17. A system as claimed in claim 1 wherein the apparatus comprises means to determine whether fluid is in contact with the aerosol generator.

18. A system as claimed in claim 17 wherein the determining means is configured to determine at least one electrical characteristic of the aerosol generator.

19. A system as claimed in claim 17 wherein the determining means is configured to determine at least one electrical characteristic of the aerosol generator over a range of vibration frequencies.

20. A system as claimed in claim 17 wherein the determining means is configured to compare the at least one electrical characteristic against a pre-defined set of data.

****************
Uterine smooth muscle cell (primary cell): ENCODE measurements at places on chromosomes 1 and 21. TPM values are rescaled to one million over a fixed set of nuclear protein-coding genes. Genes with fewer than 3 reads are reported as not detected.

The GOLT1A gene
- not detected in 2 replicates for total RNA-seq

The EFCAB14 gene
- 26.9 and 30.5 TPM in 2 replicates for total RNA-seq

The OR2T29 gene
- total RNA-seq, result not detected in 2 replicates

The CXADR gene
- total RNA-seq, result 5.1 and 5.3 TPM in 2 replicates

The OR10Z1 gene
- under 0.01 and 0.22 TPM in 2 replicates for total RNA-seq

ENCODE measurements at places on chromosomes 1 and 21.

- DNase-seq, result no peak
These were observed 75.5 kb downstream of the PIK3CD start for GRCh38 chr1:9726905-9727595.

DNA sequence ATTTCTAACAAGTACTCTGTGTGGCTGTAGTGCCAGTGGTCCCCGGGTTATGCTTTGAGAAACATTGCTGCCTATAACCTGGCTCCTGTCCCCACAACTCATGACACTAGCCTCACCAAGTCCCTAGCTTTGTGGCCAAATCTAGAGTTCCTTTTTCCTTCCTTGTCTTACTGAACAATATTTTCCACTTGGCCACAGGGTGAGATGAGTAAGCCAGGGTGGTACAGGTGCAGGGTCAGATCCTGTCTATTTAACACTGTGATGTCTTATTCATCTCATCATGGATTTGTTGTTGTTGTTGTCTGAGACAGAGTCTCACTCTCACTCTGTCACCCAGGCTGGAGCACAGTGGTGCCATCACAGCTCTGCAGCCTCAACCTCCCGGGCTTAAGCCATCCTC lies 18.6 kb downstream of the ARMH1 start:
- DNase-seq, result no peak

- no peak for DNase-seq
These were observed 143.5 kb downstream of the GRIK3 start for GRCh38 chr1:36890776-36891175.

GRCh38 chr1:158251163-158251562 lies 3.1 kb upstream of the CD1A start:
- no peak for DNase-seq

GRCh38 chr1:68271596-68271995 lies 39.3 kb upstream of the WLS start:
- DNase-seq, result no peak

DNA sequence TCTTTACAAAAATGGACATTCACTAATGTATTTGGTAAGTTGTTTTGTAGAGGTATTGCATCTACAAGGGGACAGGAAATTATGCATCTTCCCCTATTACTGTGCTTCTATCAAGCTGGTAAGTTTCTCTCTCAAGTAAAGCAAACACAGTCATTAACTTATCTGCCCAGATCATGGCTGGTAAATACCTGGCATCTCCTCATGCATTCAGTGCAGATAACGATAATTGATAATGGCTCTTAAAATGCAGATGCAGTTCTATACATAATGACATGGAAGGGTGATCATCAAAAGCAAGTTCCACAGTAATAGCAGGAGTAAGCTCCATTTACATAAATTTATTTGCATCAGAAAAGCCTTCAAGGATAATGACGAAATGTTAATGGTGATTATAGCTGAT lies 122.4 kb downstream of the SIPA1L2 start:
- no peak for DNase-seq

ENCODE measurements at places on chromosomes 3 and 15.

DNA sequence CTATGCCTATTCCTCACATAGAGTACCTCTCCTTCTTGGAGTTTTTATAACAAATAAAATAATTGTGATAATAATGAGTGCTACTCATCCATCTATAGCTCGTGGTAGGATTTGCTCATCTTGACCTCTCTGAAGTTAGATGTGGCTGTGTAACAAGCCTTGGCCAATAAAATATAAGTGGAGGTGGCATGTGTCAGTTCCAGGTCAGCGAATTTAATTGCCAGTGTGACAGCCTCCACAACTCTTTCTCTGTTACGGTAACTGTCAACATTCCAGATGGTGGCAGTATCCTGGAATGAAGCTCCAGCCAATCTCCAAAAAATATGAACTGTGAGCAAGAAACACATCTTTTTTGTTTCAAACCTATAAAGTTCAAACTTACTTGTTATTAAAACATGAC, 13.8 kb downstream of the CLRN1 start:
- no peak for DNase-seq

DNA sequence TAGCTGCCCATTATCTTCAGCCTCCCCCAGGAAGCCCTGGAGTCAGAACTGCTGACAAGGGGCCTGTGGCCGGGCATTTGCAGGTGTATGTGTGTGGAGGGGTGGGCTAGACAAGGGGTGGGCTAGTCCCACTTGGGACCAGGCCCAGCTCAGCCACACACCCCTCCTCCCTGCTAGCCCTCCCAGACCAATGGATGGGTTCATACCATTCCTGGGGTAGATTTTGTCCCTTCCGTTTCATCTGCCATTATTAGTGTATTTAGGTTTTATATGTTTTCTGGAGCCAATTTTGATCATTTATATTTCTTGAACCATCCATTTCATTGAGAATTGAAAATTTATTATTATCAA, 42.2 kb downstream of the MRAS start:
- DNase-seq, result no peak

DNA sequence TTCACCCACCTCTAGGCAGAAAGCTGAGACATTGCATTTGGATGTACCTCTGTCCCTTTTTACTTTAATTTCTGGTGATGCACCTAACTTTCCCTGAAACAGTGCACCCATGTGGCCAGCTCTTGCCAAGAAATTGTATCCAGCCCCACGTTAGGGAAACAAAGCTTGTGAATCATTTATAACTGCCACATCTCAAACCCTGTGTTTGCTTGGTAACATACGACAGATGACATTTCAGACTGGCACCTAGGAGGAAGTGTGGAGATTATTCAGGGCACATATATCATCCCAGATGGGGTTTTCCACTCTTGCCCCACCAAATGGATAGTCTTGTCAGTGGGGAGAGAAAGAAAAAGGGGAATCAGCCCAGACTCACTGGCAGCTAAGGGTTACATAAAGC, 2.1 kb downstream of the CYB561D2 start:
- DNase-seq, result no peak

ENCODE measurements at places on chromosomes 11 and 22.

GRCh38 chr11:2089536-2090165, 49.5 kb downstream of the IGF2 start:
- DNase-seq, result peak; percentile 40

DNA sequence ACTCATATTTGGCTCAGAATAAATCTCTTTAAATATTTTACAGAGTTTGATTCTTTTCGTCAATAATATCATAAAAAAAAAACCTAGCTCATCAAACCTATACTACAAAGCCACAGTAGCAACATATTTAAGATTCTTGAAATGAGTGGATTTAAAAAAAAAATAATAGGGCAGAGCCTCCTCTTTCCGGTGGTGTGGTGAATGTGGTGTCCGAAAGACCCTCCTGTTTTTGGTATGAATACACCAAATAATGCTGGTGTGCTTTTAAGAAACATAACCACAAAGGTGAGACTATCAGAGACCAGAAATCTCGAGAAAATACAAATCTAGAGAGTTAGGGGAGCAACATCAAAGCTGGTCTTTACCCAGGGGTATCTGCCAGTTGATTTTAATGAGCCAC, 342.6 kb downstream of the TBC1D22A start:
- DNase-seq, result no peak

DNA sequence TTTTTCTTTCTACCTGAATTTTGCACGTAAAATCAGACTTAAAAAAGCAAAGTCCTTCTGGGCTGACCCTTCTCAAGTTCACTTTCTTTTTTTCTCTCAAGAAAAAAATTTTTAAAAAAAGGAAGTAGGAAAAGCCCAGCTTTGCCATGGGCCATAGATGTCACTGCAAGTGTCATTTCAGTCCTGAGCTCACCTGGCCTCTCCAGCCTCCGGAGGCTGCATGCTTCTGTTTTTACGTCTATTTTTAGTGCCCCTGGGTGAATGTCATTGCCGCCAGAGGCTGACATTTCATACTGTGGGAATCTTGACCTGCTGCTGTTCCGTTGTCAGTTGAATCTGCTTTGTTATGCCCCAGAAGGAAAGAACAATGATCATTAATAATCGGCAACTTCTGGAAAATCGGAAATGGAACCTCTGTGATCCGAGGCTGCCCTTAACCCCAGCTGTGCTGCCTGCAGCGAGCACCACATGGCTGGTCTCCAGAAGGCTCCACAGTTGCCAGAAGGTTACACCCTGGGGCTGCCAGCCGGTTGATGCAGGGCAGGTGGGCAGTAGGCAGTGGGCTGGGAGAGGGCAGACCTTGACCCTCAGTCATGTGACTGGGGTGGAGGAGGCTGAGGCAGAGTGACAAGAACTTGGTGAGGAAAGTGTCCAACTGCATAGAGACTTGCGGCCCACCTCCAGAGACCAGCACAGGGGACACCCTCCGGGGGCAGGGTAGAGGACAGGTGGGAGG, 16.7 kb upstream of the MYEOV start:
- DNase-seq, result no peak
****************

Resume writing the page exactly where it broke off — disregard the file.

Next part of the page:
Description:

CROSS-REFERENCES TO RELATED APPLICATIONS

The present application is a continuation-in-part of U.S. patent application Ser. No. 12/058,255 filed Mar. 28, 2008 which claims the benefit of U.S. provisional Application No. 60/907,311 filed Mar. 28, 2007 and also a continuation-in-part of U.S. patent application Ser. No. 12/058,304 filed Mar. 28, 2008 which claims the benefit of U.S. provisional Application No. 60/907,311 filed Mar. 28, 2007. The present application also claims the benefit of U.S. provisional application No. 61/073,582 filed Jun. 18, 2008; U.S. provisional application No. 61/100,510 filed Sep. 26, 2008; and U.S. provisional application No. 61/100,515 filed Sep. 26, 2008.

The complete disclosures of all of these are incorporated herein by reference.

BACKGROUND OF THE INVENTION

The invention relates to aerosol delivery control and feed systems.